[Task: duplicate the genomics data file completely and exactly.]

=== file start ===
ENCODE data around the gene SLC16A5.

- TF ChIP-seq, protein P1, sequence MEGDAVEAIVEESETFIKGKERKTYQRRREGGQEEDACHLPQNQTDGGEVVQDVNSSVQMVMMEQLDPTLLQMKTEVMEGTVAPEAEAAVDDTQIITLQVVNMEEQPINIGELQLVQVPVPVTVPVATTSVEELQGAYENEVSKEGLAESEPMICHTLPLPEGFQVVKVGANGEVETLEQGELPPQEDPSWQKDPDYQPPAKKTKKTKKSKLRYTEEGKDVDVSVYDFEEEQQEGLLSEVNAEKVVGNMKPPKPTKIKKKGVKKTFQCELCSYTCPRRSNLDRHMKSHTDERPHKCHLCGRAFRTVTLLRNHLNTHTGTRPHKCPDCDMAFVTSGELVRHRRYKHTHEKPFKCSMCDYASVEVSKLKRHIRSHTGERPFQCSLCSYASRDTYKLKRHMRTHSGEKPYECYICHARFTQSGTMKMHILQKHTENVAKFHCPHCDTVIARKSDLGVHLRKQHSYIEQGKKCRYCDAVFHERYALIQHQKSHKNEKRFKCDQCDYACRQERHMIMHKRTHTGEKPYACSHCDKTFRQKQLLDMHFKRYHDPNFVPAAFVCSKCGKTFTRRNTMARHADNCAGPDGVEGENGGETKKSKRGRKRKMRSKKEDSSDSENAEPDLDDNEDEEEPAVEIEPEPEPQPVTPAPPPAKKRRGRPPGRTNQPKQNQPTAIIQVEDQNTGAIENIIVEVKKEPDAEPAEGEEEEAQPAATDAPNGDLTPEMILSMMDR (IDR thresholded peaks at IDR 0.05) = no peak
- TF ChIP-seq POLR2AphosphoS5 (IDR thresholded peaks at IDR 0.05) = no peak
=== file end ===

ENCODE data around the gene SLC16A5.

- TF ChIP-seq, protein P1, sequence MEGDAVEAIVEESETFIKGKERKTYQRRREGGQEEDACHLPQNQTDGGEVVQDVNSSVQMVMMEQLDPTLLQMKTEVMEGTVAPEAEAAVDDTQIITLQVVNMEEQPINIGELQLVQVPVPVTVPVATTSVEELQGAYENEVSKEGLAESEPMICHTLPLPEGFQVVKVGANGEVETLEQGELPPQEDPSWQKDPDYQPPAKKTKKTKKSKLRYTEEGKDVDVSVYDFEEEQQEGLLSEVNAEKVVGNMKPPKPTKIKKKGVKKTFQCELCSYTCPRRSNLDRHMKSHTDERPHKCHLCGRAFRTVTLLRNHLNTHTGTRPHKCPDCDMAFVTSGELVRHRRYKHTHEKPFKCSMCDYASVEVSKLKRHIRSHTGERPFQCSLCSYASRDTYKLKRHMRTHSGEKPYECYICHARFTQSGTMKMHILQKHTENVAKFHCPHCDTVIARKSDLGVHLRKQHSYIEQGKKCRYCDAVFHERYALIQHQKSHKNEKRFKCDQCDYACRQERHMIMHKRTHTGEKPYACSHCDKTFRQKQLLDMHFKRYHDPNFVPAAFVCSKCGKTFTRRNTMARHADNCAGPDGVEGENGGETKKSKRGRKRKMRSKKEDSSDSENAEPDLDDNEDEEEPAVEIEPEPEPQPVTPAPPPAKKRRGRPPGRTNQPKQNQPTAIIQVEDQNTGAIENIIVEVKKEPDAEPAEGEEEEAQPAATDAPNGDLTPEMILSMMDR (IDR thresholded peaks at IDR 0.05) = no peak
- TF ChIP-seq POLR2AphosphoS5 (IDR thresholded peaks at IDR 0.05) = no peak